This is what Hanks learned about living your life as a homosexual from speaking with several gay men in order to research the role:
“One of the gentlemen I talked to was Tom Stoddard, who is one of the most visible activists on the Gay Rights scene. This is a guy who obviously knows the degree of social stigma that goes along with simply being a homosexual but is not going to kowtow to it for a single moment.”
“All the guys I talked to were very secure in who they were, their own sexuality and the concept of stigma. Beyond that, they were not on the cutting edge of the AIDS dilemma. They had it many years after the fact and much of it is now well documented, so they knew what was going to be happening to them. The way they handled their own sense of mortality was an amazing thing to witness.”
“I’m presuming, that, because it is such a sure thing, they don’t even pay any attention to it; they take it one step at a time, because they know that their life can be prolonged for quite a while and they want it to be as long as possible.”
This experience made him reflect on his own mortality and appreciate his family:
“My view of my own mortality is quite paltry when you consider somebody who really has AIDS and is going through something that I only pretended to have. The calendar of my own death somewhere in my pocket is a small change, but, in fact, you can’t do something like this and not go back to your home, be a lover or a husband or a father and not realize your own human dimension in the whole story.”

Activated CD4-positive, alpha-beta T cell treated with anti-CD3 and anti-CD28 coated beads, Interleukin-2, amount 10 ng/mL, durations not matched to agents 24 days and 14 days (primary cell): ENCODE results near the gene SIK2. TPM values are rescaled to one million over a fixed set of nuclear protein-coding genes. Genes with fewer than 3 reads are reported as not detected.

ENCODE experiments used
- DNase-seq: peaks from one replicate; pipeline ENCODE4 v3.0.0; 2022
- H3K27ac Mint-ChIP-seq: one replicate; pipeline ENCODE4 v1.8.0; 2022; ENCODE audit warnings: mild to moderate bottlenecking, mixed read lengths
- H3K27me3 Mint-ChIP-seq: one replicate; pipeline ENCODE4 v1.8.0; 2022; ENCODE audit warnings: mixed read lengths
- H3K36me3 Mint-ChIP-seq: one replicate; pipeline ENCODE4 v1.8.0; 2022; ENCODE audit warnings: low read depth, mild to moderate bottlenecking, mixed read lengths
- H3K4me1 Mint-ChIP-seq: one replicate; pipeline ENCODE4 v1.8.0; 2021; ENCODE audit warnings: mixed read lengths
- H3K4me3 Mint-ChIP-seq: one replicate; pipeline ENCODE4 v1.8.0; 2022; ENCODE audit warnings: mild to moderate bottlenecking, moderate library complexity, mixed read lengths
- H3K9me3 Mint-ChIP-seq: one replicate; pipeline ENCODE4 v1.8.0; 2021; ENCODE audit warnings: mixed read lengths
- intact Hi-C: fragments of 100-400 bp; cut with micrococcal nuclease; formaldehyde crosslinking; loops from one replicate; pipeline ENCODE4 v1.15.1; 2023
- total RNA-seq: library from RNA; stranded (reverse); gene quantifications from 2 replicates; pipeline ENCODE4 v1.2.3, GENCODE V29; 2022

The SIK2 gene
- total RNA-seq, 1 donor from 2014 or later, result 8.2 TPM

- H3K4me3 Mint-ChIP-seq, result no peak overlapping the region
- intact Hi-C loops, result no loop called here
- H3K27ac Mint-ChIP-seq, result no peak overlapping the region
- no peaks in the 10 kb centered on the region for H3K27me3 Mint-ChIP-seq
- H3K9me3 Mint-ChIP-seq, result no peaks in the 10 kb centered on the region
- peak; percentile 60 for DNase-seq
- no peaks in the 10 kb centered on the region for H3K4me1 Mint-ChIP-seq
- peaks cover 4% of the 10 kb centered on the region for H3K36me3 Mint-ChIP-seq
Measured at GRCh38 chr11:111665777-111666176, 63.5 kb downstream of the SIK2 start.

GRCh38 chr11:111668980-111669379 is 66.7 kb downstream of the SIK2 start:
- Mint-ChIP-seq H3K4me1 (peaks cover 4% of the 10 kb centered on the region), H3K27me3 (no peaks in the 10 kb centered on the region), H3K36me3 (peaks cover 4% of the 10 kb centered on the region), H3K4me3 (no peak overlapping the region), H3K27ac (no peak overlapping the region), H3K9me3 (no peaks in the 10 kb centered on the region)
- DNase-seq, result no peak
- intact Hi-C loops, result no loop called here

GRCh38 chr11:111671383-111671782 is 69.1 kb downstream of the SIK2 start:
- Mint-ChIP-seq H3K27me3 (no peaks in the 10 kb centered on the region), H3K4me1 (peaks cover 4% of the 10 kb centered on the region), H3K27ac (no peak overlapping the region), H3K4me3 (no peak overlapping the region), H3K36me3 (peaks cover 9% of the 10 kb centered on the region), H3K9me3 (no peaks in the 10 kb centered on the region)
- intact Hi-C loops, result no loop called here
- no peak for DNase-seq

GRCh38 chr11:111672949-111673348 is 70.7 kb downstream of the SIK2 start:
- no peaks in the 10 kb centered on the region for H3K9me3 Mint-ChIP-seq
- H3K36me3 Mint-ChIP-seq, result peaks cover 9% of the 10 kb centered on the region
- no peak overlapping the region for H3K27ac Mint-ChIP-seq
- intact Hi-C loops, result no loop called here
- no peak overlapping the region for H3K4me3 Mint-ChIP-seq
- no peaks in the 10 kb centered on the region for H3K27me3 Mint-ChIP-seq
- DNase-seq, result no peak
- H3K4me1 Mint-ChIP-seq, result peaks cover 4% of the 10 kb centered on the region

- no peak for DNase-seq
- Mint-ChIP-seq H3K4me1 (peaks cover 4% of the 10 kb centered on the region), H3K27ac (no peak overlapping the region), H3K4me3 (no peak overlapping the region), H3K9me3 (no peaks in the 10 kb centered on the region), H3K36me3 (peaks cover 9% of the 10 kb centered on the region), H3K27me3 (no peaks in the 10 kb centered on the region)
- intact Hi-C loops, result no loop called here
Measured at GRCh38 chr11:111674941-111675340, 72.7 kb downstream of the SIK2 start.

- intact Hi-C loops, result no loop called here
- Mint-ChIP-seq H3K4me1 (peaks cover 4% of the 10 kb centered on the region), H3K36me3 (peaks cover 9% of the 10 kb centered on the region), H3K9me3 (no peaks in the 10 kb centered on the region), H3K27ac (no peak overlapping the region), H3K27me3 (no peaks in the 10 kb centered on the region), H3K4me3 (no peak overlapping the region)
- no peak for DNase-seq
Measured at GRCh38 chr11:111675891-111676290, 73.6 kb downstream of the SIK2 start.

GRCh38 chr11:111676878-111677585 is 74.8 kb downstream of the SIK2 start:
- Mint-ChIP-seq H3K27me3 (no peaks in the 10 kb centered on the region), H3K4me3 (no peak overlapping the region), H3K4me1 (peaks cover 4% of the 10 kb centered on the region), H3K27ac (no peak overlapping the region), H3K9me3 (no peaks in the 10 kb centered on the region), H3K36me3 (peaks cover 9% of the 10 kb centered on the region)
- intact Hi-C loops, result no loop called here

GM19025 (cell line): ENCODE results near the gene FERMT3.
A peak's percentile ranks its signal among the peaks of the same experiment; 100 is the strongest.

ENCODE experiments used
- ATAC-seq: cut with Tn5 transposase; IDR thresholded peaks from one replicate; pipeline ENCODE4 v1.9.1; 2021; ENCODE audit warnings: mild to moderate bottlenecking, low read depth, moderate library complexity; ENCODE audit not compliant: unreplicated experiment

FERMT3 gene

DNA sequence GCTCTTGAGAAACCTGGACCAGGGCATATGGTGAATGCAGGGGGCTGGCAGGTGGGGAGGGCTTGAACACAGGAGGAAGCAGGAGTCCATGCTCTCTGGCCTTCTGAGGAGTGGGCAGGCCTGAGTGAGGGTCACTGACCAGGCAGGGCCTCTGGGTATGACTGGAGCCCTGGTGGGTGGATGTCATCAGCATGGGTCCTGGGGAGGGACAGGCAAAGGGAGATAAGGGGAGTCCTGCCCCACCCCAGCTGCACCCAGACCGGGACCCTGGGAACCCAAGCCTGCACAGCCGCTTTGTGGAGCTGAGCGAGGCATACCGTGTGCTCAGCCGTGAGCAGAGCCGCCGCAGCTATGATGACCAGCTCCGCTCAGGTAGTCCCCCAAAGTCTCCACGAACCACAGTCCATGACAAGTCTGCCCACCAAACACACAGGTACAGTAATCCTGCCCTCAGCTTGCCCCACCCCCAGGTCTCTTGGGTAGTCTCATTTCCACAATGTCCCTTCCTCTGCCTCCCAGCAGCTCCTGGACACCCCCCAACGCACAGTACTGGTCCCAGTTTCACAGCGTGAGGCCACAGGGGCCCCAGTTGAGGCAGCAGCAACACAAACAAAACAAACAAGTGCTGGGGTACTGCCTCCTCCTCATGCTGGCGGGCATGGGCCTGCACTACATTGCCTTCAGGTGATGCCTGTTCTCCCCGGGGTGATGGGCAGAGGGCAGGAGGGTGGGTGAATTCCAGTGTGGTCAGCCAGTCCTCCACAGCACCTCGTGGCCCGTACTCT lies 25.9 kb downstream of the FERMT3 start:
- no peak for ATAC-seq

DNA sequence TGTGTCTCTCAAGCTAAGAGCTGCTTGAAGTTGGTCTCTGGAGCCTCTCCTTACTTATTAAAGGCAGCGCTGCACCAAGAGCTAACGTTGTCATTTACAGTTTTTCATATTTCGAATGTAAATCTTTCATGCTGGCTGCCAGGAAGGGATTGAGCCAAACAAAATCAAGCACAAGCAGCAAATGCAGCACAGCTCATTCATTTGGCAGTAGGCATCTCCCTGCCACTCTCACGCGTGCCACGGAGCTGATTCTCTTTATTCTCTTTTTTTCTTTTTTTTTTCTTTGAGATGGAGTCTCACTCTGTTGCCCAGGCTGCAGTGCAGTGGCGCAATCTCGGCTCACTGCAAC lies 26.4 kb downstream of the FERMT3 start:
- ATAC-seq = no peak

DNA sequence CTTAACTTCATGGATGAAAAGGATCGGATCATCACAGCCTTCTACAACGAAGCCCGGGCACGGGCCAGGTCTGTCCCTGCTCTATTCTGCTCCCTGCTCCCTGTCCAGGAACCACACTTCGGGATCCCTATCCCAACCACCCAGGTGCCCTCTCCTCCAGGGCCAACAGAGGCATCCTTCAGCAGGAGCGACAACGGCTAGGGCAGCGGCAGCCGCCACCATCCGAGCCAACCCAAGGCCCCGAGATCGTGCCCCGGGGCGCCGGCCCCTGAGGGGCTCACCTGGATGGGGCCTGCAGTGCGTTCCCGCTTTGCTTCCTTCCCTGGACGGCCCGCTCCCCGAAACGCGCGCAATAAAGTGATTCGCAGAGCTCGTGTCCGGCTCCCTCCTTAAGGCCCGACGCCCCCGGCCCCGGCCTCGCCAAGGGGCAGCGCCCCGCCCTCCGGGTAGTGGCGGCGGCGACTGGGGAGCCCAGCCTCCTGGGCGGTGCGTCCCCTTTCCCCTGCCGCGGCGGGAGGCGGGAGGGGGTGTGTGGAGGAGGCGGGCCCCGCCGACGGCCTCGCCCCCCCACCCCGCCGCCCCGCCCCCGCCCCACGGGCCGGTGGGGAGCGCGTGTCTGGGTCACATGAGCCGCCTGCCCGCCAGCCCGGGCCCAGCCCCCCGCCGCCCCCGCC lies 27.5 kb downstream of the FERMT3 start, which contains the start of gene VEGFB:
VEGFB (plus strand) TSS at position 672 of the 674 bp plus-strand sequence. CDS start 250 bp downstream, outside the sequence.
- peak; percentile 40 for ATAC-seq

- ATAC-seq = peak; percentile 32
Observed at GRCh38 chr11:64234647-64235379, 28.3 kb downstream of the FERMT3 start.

“The fact that Andy Beckett has AIDS pretty much decides his fate unto itself. He had not just been to a dozen memorial services for his friends who had died of AIDS, he had been to 300 or 400, so he knew what was going to happen to him, the toll that it was going to take on his body, so he wasn’t going to be surprised or shocked by how his body broke down.”
“In the course of the movie maybe we wrestle with how fair that is to a degree, and I know that at home I’m just an actor who has this job, but I wrestled with it in ways that I had never been expected to before.”
Tom Hanks does not believe that Philadelphia delivers a political message, but it’s the kind of movie that highlights our shared humanity:
“I don’t see it as a political tract, as some sort of lesson that is coming at the movie-going audience from Jonathan Demme or anybody else, I saw it as a chance to document, in a glamorous Hollywood, made-up, contrived motion picture, how we live in America in 1993, which is a very hard thing to do.”
“The fact that it had the big billboard issue of AIDS, the stunning, scary aspect of being about a man who is a homosexual, was of secondary importance to the idea that this is a very confusing and polarized time, that if all you do is pay attention to the headlines, the human element is absolutely lost.”
Philadelphia does, when it’s working at its best, it can capture in the human element. Other movies have done that very well, and the best example is The Best Years of Our Lives, with big movie stars in a very public forum, it captures what it was like to be alive in 1946. That’s what attracted me to this from a sociological bent. What it says is important only because it says it in human terms as opposed to purely political terms.”